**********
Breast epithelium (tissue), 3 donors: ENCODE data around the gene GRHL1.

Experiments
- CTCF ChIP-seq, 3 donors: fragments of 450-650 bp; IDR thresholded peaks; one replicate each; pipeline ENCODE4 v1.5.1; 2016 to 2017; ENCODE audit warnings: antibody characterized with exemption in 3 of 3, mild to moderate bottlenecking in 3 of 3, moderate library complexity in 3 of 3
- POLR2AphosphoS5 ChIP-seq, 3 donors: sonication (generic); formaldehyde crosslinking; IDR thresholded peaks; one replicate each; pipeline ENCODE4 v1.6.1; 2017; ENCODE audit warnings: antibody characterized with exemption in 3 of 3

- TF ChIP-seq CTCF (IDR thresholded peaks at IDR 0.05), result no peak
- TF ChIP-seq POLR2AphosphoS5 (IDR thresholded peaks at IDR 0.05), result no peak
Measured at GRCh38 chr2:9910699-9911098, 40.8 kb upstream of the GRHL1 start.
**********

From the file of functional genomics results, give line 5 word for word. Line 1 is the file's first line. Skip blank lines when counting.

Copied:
- TF ChIP-seq CTCF (IDR thresholded peaks at IDR 0.05), result no peak